Similar themes animate the two other Sprechstücke. Self-Accusation has two speakers—one male, one female—who in no sense carry on a dialogue. Rather, speaking alternately and together, they portray an Everyman who spells out the process of growing up civilized. Every sentence in the dialogue has “I” as its subject. Again a short quote will convey more than a description.I learned. I learned the words. I learned the verbs. I learned the difference between singular and plural. . . . I learned the adjectives. I learned the difference between mine and yours. I acquired vocabulary.
In this play, the processes of verbal, moral, and physical growth are intertwined by Handke’s curiously declarative style. This style seems to imply that verbal growth is the controlling factor in shaping human life: Language civilizes at great cost and it creates our world.
This notion that language creates the individual’s world also motivates Handke’s first full-length play, Kaspar. This play has a historical antecedent. In Nuremberg in 1828, a boy, Kaspar Hauser, was discovered, who—as a result of abuse and sensory deprivation—could, at age sixteen, say only one sentence: “I want to become a horseman such as my father once was.” Handke, however, does not write historical drama. He says in the play’s introduction that his play “does not show how IT REALLY IS OR REALLY WAS with Kaspar Hauser. It shows how someone can be made to speak through speaking. The play could also be called speech torture.”
The play, like the Sprechstücke, presents a speaker on what is obviously still a stage, although a much more cultured stage than in the earlier plays. This speaker, Kaspar, is costumed and heavily made up as a Chaplinesque clown. This clown interacts with the voices of four Einsager, a neologism that literally means “in-sayers” but implies indoctrinator. (Michael Roloff translates it as prompter.) Later, Kaspar is joined by six other Kaspars all identically made-up and costumed.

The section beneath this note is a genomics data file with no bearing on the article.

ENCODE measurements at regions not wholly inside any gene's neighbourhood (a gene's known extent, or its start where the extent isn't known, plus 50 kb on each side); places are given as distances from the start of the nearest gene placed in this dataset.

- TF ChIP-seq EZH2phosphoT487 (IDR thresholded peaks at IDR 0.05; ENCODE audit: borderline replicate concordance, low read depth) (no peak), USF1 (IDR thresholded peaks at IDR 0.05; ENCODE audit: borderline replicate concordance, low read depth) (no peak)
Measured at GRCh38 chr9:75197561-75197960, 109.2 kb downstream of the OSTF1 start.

Handke lists sixteen stages through which Kaspar must pass, beginning with the question “Can Kaspar, the owner of one sentence, begin and begin to do something with his sentence?” and ending with “What is now Kaspar, Kaspar?” Handke has stressed his concern with identity and individuality by changing Kaspar’s only sentence to “I want to be a person like someone else was once.”
Basically three main movements constitute the play. Kaspar and the audience learn that his one sentence is inadequate. The Einsager teach Kaspar new sentences until he has mastered language. It is at this point that the identical Kaspars appear. Finally Kaspar discovers that by accepting the Einsager’s language he has lost his uniqueness and identity. As Kaspar says, “I was trapped from my first sentence.”
Voices heard on the loudspeaker suggest all the voices of coercion one hears in growing up—parents’ warnings, teachers’ threats, government propaganda. By calling the speakers “in-sayers,” Handke demonstrates how quickly humans internalize such voices. The audience is never fully certain where these prompters exist. Are they outside or...